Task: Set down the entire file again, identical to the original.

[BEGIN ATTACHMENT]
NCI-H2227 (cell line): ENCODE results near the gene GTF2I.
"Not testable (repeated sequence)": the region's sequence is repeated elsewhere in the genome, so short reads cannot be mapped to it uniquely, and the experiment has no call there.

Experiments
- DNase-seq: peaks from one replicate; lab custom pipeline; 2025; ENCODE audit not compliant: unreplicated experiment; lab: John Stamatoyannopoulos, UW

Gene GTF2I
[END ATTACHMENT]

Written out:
NCI-H2227 (cell line): ENCODE results near the gene GTF2I.
"Not testable (repeated sequence)": the region's sequence is repeated elsewhere in the genome, so short reads cannot be mapped to it uniquely, and the experiment has no call there.

Experiments
- DNase-seq: peaks from one replicate; lab custom pipeline; 2025; ENCODE audit not compliant: unreplicated experiment; lab: John Stamatoyannopoulos, UW

Gene GTF2I